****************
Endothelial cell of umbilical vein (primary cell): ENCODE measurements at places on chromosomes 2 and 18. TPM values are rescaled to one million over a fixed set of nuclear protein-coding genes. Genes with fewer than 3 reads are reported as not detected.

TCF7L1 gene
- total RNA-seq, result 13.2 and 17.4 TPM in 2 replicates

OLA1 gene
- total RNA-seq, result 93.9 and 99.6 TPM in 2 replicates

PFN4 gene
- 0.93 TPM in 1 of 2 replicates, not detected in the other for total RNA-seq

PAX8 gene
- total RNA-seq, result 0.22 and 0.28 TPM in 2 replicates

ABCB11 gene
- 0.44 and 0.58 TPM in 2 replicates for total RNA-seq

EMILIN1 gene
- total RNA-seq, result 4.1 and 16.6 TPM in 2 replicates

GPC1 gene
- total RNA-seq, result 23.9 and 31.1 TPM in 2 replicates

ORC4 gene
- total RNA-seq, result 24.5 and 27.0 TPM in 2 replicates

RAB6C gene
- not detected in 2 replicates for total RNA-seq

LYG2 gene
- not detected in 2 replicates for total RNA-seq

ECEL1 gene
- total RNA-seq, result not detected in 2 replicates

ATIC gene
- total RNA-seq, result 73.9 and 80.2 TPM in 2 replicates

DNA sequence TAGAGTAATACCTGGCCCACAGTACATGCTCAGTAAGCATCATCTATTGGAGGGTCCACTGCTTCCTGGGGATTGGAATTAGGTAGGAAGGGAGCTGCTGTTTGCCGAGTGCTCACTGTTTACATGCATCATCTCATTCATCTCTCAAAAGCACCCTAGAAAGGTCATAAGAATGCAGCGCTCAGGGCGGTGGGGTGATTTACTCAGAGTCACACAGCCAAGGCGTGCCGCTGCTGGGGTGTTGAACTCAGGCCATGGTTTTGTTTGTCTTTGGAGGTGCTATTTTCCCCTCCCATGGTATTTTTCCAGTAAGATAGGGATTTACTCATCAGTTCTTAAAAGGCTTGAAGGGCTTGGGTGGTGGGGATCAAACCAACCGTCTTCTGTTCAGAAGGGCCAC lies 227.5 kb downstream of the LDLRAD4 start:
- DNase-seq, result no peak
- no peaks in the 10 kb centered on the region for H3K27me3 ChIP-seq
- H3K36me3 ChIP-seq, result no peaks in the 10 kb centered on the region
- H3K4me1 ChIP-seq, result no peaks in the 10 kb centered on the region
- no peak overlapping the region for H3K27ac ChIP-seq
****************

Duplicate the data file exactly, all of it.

Endothelial cell of umbilical vein (primary cell): ENCODE measurements at places on chromosomes 2 and 18. TPM values are rescaled to one million over a fixed set of nuclear protein-coding genes. Genes with fewer than 3 reads are reported as not detected.

TCF7L1 gene
- total RNA-seq, result 13.2 and 17.4 TPM in 2 replicates

OLA1 gene
- total RNA-seq, result 93.9 and 99.6 TPM in 2 replicates

PFN4 gene
- 0.93 TPM in 1 of 2 replicates, not detected in the other for total RNA-seq

PAX8 gene
- total RNA-seq, result 0.22 and 0.28 TPM in 2 replicates

ABCB11 gene
- 0.44 and 0.58 TPM in 2 replicates for total RNA-seq

EMILIN1 gene
- total RNA-seq, result 4.1 and 16.6 TPM in 2 replicates

GPC1 gene
- total RNA-seq, result 23.9 and 31.1 TPM in 2 replicates

ORC4 gene
- total RNA-seq, result 24.5 and 27.0 TPM in 2 replicates

RAB6C gene
- not detected in 2 replicates for total RNA-seq

LYG2 gene
- not detected in 2 replicates for total RNA-seq

ECEL1 gene
- total RNA-seq, result not detected in 2 replicates

ATIC gene
- total RNA-seq, result 73.9 and 80.2 TPM in 2 replicates

DNA sequence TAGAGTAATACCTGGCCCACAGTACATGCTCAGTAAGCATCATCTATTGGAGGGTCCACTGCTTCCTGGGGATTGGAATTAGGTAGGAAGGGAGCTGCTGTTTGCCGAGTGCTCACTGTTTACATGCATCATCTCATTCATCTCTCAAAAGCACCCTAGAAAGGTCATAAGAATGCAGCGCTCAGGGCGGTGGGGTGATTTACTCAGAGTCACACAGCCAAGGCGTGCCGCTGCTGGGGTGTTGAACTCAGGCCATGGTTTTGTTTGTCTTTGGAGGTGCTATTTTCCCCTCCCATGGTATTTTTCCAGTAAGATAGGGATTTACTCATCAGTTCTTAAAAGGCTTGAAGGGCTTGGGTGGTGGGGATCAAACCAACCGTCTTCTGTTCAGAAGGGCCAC lies 227.5 kb downstream of the LDLRAD4 start:
- DNase-seq, result no peak
- no peaks in the 10 kb centered on the region for H3K27me3 ChIP-seq
- H3K36me3 ChIP-seq, result no peaks in the 10 kb centered on the region
- H3K4me1 ChIP-seq, result no peaks in the 10 kb centered on the region
- no peak overlapping the region for H3K27ac ChIP-seq